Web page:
‘Battlelines’ drawn on sex ID in trans-rights lawsuit

Duncan Murray |

Roxanne Tickle is suing Giggle for Girls after having her access to the app revoked.
Roxanne Tickle is suing Giggle for Girls after having her access to the app revoked.

Arguments over who should be considered female will make up part of a landmark trans-rights lawsuit in the Federal Court.

Trans woman Roxanne Tickle is suing female-only social media platform Giggle for Girls after having her access to the app revoked in September 2021.

The app and its founder, Sall Grover, illegally discriminated on the grounds of gender identity, Ms Tickle’s legal team told a court hearing in Sydney on Tuesday.

Ms Tickle has lived as a woman since 2017, including having surgery, taking hormones and telling family and friends of her decision.

“Up until this instance, everybody has treated me as a woman,” Ms Tickle said.

Ms Tickle’s lawyer, Georgina Costello, said the “battlelines” had been drawn on whether her client was female.

“The evidence will show that Ms Tickle is a woman,” Ms Costello said.

“She perceives herself as a woman. She presents herself as a woman.”

The Giggle for Girls app is seen on a smartphone (file image)
The Giggle for Girls app allows women to connect socially or romantically. (Paul Braven/AAP PHOTOS)

Giggle’s barrister, Bridie Nolan, said the court was being called to determine “what is a female”.

“We say sex is biological and gender is a social construct,” Ms Nolan told the court.

Ms Nolan said the legality of sex created a situation similar to that of “Schrödinger’s cat”, where someone can be thought of as both male and female simultaneously.

“As Schrödinger’s thought experiment aptly demonstrates, theory must be anchored in reality,” Ms Nolan said.

“Sex is discriminatory. It always has been. It always will be.”

The Giggle app was created to give women a safe space, free from patterns of “male online digital violence”, Ms Nolan said.

Ms Grover experienced sexual abuse while working as a screenwriter in Hollywood and had undergone trauma therapy, the court was told.

The app offered a range of ways for users to connect, including finding roommates and engaging socially or romantically.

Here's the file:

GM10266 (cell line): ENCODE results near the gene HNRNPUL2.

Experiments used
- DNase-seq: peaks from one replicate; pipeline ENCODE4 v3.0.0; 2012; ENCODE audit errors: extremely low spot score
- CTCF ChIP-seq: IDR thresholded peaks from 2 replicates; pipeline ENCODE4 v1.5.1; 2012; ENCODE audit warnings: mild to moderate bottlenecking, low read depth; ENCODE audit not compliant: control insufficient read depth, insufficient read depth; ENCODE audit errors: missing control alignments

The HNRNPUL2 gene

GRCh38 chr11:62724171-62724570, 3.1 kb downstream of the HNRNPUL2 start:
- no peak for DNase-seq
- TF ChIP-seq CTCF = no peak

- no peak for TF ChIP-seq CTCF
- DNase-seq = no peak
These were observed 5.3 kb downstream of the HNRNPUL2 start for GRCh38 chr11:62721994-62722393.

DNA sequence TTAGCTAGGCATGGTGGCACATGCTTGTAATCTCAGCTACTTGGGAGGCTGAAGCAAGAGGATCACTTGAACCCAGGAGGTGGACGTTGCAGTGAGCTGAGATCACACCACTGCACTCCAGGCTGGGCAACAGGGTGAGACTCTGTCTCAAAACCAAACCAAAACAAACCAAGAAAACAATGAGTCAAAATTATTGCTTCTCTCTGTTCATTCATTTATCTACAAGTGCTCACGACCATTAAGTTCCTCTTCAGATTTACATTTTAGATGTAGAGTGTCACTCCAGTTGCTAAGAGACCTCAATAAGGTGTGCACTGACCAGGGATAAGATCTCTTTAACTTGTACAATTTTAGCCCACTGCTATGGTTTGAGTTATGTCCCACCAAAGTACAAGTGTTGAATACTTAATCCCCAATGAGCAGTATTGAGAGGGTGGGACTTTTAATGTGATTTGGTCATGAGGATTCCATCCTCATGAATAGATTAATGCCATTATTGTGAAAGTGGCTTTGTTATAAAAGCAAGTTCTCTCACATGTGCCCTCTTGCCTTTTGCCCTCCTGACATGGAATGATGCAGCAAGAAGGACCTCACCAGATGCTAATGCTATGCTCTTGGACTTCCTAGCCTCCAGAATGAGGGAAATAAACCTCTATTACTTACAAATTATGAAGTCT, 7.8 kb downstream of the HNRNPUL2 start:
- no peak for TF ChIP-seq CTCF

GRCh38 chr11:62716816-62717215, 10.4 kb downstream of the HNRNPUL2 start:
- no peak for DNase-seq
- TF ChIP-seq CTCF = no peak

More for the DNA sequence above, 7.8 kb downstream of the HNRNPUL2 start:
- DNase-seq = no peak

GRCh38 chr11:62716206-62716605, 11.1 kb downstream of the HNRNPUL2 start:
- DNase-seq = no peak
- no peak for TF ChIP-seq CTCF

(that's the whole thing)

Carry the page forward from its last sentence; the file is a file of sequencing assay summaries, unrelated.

“The vision was to create an online refuge,” Ms Nolan said.

“It would be a place without harassment, mansplaining, d*** pics, stalking, aggression.”

The app uses gender detection software to examine a selfie uploaded by the user and rejects applicants deemed to be male.

Ms Tickle was initially admitted but later excluded when a human assessed her photo, the court heard.

Ms Nolan argued the app was not in breach of sex discrimination laws, which allow for “special measures intended to achieve equality”.

The app created greater “equality between men and women in public life” by creating a safe space for women online, she said.

Excluding Ms Tickle, who Ms Nolan argued was a man, would constitute a “special measure” under the laws, she said.

A protestor against transgender rights holds a banner
A judge has warned supporters on both sides that harassment won’t be tolerated. (Bianca De Marchi/AAP PHOTOS)

Ms Costello labelled Giggle’s arguments “artificial, after-the-fact justifications” for discrimination against transgender women.

Ms Tickle was issued a birth certificate stating she was female a year after undergoing gender-affirming surgery in October 2019.

“Gender is not merely a biological question, it is partly social and partly psychological,” Ms Costello said.

“Ms Tickle was assigned male gender at birth but she has changed to being a woman and that fact is clear in this case.”

Representatives from the Australian Human Rights Commission, including Sex Discrimination Commissioner Anna Cody, are assisting the court by providing submissions about the “meaning, scope and validity of relevant provisions of the Sex Discrimination Act“.

“The commissioner is not a party to the proceeding and has not made submissions about whether Ms Tickle was in fact discriminated against,” the commission said in a statement.

It is the first time the Federal Court has heard a case alleging gender identity discrimination.

Protestors supporting transgender rights
Transgender rights supporters outside court. (Bianca De Marchi/AAP PHOTOS)

Supporters for both sides gathered outside court for the start of the proceedings, protesting within metres of each other.

Justice Robert Bromwich said the court would not tolerate any “intimidation or harassment” either within the courtroom or outside.

“I appreciate that the issues from this case give rise to strongly held views and emotions,” he said.

Some members of the public had shown they were “unable or unwilling to tolerate the existence of any view contrary to their own”, Justice Bromwich said.

The hearing continues.

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